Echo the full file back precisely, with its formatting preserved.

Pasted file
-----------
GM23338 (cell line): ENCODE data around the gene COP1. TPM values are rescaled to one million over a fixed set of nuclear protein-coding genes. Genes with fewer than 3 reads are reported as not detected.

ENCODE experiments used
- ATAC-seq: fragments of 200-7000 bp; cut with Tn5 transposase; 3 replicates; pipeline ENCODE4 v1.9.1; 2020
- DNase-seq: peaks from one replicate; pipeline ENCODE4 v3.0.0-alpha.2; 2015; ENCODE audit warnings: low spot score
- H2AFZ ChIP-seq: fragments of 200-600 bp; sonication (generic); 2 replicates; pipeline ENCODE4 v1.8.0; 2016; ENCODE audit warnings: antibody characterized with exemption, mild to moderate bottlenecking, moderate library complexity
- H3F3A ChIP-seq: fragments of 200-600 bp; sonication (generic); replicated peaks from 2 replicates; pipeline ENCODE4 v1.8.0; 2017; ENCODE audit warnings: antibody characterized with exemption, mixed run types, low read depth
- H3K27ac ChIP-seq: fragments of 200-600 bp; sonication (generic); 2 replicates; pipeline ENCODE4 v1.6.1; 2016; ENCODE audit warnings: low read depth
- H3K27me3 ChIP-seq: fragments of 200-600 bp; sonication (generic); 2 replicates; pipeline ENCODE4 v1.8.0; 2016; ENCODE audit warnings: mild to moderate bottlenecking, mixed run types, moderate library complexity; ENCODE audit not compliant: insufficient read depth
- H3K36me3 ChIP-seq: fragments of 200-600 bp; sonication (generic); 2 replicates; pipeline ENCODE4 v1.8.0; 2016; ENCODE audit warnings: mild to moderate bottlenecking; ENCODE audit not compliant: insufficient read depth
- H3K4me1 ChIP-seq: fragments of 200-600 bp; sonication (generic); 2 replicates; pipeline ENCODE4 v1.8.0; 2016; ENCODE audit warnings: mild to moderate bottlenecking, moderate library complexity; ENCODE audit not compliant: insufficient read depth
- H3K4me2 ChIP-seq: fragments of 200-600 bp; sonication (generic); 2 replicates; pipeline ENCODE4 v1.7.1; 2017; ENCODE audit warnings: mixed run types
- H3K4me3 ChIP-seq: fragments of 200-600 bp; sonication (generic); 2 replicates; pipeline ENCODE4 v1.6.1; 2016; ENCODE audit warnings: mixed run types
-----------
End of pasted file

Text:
GM23338 (cell line): ENCODE data around the gene COP1. TPM values are rescaled to one million over a fixed set of nuclear protein-coding genes. Genes with fewer than 3 reads are reported as not detected.

ENCODE experiments used
- ATAC-seq: fragments of 200-7000 bp; cut with Tn5 transposase; 3 replicates; pipeline ENCODE4 v1.9.1; 2020
- DNase-seq: peaks from one replicate; pipeline ENCODE4 v3.0.0-alpha.2; 2015; ENCODE audit warnings: low spot score
- H2AFZ ChIP-seq: fragments of 200-600 bp; sonication (generic); 2 replicates; pipeline ENCODE4 v1.8.0; 2016; ENCODE audit warnings: antibody characterized with exemption, mild to moderate bottlenecking, moderate library complexity
- H3F3A ChIP-seq: fragments of 200-600 bp; sonication (generic); replicated peaks from 2 replicates; pipeline ENCODE4 v1.8.0; 2017; ENCODE audit warnings: antibody characterized with exemption, mixed run types, low read depth
- H3K27ac ChIP-seq: fragments of 200-600 bp; sonication (generic); 2 replicates; pipeline ENCODE4 v1.6.1; 2016; ENCODE audit warnings: low read depth
- H3K27me3 ChIP-seq: fragments of 200-600 bp; sonication (generic); 2 replicates; pipeline ENCODE4 v1.8.0; 2016; ENCODE audit warnings: mild to moderate bottlenecking, mixed run types, moderate library complexity; ENCODE audit not compliant: insufficient read depth
- H3K36me3 ChIP-seq: fragments of 200-600 bp; sonication (generic); 2 replicates; pipeline ENCODE4 v1.8.0; 2016; ENCODE audit warnings: mild to moderate bottlenecking; ENCODE audit not compliant: insufficient read depth
- H3K4me1 ChIP-seq: fragments of 200-600 bp; sonication (generic); 2 replicates; pipeline ENCODE4 v1.8.0; 2016; ENCODE audit warnings: mild to moderate bottlenecking, moderate library complexity; ENCODE audit not compliant: insufficient read depth
- H3K4me2 ChIP-seq: fragments of 200-600 bp; sonication (generic); 2 replicates; pipeline ENCODE4 v1.7.1; 2017; ENCODE audit warnings: mixed run types
- H3K4me3 ChIP-seq: fragments of 200-600 bp; sonication (generic); 2 replicates; pipeline ENCODE4 v1.6.1; 2016; ENCODE audit warnings: mixed run types